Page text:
I'm currently refactoring a really messy codebase at work. It has made me think about the reasons about why it's messy. Last night, while watching an episode of Stranger Things, I realized why it was so awful.
The reason this codebase is bad is simple: there is no clear step by step process of the state of the data flowing through it. There many things happening at once. The density of each line of code is very high. Global state is also used and abused. Understanding the status of the data at a given point in time is difficult. It requires detective work. Lots of it.
If we compare the old code to the refactor, the one thing that stands out is that the data clearly flows from one point to another. You can clearly understand how the input is transformed into the output. Just like how assembly lines work.
Wikipedia defines an assembly line as:
... a manufacturing process in which parts (usually interchangeable parts) are added as the semi-finished assembly moves from workstation to workstation where the parts are added in sequence until the final assembly is produced...
Using that definition we can make a connection that good code mimics an assembly line. It breaks down processes into steps (workstations) and things get added or removed in sequence until the output is produced. I don't know about you, but DRY, dependency injection, and a whole lot of other design patterns immediately came to mind.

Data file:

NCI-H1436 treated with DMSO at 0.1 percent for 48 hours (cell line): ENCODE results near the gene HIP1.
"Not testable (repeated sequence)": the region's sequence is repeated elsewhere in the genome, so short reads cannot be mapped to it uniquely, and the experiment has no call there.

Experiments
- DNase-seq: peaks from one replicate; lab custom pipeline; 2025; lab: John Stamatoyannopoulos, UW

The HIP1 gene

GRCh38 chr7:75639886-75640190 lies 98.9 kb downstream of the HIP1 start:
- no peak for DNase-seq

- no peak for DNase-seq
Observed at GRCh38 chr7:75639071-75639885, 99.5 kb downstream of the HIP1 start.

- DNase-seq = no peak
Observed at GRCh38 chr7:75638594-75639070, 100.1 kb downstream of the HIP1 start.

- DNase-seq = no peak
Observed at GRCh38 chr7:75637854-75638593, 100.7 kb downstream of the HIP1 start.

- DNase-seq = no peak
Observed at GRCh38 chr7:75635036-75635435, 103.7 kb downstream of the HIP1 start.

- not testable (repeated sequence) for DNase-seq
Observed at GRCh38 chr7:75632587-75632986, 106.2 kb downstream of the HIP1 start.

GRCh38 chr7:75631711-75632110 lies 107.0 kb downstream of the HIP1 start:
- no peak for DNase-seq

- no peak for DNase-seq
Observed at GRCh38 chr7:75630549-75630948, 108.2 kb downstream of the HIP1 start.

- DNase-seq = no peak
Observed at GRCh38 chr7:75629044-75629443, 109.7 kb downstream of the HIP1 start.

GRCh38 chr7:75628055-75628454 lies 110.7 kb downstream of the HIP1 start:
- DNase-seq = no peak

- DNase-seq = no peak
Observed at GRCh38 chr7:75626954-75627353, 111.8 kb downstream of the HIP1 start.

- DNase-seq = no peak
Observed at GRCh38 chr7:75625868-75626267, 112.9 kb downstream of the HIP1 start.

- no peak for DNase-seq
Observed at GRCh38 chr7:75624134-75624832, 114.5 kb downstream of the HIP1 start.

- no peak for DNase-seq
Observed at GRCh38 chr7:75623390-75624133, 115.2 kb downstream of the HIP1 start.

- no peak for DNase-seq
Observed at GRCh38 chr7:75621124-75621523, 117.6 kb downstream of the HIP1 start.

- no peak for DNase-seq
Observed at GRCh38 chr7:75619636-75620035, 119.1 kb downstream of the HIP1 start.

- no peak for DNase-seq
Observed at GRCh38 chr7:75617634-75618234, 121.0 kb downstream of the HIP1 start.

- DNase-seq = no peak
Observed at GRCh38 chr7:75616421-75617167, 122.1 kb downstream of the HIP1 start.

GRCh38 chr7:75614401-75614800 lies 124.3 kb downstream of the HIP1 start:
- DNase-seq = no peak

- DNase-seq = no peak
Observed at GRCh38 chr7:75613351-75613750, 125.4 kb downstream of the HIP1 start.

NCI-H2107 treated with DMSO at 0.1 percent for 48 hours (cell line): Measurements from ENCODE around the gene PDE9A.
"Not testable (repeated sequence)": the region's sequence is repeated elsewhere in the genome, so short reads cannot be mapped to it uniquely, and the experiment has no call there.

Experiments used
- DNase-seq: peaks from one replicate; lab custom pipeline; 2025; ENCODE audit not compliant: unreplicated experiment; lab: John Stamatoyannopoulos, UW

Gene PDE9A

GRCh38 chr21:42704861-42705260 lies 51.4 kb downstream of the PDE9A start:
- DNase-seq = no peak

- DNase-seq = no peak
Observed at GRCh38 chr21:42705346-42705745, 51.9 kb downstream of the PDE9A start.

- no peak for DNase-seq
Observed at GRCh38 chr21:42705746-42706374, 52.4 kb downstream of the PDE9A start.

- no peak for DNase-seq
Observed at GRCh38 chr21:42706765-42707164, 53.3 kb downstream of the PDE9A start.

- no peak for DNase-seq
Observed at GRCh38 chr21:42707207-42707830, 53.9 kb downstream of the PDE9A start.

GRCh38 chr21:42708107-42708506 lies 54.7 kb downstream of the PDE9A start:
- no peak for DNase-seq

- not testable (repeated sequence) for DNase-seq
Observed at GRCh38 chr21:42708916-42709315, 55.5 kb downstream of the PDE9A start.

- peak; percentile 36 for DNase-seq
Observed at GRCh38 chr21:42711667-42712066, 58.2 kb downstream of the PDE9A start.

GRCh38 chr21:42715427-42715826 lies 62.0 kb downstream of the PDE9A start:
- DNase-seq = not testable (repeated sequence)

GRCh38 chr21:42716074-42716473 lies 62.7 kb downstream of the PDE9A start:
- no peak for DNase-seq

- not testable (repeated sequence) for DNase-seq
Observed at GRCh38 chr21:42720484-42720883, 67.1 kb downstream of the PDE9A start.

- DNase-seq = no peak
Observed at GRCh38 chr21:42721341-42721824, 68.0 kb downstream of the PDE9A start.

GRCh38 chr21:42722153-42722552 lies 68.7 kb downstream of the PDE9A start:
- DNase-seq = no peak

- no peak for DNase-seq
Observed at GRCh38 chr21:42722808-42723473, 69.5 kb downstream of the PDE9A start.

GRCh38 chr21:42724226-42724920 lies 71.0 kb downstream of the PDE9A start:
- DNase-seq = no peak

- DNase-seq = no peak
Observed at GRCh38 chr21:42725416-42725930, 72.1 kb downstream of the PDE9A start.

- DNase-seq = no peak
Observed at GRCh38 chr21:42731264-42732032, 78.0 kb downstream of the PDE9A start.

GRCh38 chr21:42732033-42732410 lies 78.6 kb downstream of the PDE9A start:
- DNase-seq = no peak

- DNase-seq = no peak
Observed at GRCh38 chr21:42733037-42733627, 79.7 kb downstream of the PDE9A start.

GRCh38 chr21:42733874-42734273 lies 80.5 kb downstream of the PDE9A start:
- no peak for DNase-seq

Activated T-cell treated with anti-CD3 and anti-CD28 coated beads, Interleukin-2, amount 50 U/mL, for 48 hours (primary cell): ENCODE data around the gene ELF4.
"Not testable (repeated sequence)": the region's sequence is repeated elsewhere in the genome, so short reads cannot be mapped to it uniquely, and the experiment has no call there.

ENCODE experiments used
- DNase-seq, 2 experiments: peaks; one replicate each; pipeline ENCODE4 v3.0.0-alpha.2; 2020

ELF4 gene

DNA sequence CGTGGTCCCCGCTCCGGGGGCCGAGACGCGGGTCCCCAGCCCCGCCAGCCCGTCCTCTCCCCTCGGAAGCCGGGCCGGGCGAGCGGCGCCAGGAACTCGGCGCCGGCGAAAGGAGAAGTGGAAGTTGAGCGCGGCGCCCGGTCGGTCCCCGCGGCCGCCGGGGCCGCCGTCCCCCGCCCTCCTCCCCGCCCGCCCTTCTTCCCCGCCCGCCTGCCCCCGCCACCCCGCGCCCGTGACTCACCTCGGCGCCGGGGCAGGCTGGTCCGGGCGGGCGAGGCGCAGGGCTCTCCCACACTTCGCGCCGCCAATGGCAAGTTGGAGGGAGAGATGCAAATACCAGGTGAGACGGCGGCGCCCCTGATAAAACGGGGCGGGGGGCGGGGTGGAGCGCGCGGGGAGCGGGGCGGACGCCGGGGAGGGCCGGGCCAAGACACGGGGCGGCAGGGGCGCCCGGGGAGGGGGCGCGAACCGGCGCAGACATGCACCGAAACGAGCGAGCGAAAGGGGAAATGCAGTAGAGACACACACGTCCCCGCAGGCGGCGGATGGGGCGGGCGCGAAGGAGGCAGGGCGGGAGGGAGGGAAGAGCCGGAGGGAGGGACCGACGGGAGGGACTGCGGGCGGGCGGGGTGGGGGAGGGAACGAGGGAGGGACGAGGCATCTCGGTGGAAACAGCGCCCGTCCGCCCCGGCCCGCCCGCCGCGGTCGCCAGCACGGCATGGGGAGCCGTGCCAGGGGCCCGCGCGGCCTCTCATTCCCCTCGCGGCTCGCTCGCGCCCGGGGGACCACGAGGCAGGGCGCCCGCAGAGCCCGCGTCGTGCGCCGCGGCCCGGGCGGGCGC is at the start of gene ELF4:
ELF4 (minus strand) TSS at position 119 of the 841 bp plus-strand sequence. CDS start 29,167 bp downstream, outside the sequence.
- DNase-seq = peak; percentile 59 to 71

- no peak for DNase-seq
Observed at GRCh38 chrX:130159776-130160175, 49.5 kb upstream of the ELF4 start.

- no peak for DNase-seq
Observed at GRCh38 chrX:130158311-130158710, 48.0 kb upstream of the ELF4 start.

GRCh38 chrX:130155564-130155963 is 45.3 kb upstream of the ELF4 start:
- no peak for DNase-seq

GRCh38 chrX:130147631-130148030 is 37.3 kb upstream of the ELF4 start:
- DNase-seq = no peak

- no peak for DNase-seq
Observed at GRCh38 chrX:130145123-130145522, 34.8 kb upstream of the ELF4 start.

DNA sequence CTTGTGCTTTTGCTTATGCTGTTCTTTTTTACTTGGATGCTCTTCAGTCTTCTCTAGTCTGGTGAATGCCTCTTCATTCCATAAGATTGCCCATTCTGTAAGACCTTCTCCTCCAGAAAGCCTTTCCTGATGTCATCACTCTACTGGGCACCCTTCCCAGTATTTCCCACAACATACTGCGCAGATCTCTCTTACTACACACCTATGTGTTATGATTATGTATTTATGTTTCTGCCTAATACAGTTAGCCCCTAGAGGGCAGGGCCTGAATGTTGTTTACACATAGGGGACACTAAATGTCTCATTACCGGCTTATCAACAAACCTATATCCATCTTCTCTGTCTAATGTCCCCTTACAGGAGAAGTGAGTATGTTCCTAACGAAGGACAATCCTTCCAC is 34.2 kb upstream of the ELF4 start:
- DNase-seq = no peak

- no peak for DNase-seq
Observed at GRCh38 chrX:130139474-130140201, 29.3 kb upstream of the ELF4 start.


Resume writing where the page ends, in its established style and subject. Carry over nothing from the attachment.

The other thing that annoys me about this codebase is the fact that every step is, at best, O(n). Accessing items on a hash table uses loops. Strings are built by exploding other strings. Just downright inefficient. There wasn't any thought of getting things done with the least amount of work. Good code is lazy. This one is as overworked as a fast food worker (I was one).
In contrast, the refactored code always aims for O(1). It doesn't always achieve it, but a lot of thought has been given to the data structures used. You see, the trick to performance is to always think about what data structure works best for this particular process. You also need to think in terms of the content of the data structures themselves. This messy code maintains every piece of data on global state. The refactored code keeps things local.
What does state have to do with performance? Let's use the assembly line example again. Imagine that you are building a car, and it's time to install the doors. Instead of the doors being next to you in your workstation, you have to walk all the way to the back of the factory to get them. That's not all. When you get there the doors are not sorted by color or side. You have to manually go through each door to find the one that fits. That's global state. Having one door for each side of the car in the correct color at the correct moment in the assembly process greatly improves efficiency. Your job is now simply to bolt the doors. Six bolts in total. One O(1) operation.
When I say that an assembly line aims for a constant O(1), what I mean is that each step is broken down to the point where the operations do not require a lot of processing. Each of the previous steps in the assembly line breaks down everything in smaller steps and state is always kept local.
I know there are a lot of people who are against the term software engineering. I understand why. There really isn't a by-the-books approach to it, yet. The industry is still too young for anything to be highly formalized. However, we can learn a lot from manufacturing. Studying how assembly lines work these days will provide a lot of insight. I suggest you look into it.
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